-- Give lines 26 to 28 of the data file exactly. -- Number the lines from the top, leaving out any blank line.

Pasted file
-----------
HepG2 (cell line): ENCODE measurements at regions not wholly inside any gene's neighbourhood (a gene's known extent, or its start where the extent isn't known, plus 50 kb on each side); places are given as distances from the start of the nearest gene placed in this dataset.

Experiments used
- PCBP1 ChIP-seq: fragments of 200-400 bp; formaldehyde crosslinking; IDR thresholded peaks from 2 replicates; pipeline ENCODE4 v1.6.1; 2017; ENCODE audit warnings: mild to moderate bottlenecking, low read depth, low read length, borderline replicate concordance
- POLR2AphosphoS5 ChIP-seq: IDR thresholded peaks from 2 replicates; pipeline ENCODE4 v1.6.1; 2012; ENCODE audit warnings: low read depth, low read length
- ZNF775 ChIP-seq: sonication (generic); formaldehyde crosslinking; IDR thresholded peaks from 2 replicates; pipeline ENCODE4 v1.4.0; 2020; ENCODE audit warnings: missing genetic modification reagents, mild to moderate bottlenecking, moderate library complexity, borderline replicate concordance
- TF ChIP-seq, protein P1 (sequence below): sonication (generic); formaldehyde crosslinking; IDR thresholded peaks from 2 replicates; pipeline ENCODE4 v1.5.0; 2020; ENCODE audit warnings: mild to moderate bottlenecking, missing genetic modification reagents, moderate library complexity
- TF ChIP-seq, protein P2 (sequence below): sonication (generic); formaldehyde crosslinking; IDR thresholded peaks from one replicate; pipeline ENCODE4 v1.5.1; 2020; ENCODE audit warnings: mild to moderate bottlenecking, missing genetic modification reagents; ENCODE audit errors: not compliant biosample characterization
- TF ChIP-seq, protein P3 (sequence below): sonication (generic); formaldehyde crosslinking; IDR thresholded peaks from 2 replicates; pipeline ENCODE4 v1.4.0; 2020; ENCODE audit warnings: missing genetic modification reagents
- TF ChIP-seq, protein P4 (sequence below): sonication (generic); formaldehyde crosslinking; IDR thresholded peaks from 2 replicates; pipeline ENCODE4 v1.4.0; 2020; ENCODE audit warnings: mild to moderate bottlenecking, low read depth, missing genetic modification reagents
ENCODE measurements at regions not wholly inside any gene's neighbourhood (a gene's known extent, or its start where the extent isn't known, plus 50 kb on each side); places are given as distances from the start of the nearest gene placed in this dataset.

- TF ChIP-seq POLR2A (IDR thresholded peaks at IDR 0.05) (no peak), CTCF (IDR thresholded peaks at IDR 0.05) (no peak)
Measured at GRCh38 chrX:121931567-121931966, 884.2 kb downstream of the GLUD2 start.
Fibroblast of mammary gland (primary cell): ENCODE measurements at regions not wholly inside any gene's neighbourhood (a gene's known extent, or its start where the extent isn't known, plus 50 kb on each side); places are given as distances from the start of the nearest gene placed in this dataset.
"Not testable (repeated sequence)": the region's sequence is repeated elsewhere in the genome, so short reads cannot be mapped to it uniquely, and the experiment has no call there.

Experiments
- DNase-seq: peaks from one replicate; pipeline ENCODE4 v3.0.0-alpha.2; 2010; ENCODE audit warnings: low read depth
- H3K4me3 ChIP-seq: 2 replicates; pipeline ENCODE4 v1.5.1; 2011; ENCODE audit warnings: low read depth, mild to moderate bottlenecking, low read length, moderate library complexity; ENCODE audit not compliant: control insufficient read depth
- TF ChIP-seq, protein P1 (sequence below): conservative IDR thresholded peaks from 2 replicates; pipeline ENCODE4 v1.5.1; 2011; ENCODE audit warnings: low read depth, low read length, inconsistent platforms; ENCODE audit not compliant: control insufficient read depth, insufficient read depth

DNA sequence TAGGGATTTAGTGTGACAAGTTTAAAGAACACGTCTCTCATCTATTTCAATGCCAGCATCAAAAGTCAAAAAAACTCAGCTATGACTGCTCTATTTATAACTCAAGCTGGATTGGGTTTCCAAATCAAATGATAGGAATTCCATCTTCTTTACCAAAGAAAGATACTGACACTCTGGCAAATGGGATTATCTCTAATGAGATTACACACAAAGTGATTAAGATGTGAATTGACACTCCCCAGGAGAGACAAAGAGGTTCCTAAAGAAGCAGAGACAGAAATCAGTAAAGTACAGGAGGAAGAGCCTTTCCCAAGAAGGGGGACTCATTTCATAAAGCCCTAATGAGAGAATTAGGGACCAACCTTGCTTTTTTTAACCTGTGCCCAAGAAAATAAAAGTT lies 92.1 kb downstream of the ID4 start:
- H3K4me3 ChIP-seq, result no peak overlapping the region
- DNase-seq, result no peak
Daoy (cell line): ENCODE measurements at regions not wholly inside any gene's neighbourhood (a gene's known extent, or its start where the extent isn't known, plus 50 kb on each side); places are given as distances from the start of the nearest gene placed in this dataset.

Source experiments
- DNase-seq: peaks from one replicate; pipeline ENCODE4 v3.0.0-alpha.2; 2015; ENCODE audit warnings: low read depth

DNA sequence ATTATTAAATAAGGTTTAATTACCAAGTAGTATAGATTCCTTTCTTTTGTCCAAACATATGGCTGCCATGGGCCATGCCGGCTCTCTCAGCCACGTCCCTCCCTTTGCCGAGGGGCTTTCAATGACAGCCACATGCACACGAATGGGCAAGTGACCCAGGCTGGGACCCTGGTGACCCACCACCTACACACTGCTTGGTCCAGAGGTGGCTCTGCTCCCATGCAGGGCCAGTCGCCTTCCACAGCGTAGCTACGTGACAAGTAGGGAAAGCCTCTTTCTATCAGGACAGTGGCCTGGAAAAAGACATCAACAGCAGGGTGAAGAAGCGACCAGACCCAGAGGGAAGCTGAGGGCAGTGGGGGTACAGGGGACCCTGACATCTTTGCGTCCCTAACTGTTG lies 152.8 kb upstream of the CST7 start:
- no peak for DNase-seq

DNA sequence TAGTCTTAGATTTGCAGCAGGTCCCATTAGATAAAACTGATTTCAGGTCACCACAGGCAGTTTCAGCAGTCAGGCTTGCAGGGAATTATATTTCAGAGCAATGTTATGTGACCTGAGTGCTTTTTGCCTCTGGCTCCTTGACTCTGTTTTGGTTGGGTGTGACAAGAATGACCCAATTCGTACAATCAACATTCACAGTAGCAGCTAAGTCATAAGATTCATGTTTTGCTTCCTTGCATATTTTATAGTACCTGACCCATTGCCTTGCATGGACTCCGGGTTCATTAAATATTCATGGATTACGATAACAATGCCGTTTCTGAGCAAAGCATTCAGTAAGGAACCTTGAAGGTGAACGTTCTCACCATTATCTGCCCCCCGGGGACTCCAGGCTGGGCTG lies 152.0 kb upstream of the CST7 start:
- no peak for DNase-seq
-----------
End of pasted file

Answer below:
- no peak for DNase-seq

DNA sequence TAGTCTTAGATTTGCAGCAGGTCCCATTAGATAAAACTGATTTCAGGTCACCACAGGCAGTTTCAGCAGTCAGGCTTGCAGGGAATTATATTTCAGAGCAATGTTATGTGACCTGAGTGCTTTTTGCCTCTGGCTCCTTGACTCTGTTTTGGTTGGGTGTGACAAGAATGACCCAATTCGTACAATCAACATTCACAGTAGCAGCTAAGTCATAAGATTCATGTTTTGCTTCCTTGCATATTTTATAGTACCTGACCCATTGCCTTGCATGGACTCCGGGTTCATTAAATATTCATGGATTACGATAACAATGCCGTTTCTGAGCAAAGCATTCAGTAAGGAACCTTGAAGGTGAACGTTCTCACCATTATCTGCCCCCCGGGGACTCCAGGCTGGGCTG lies 152.0 kb upstream of the CST7 start:
- no peak for DNase-seq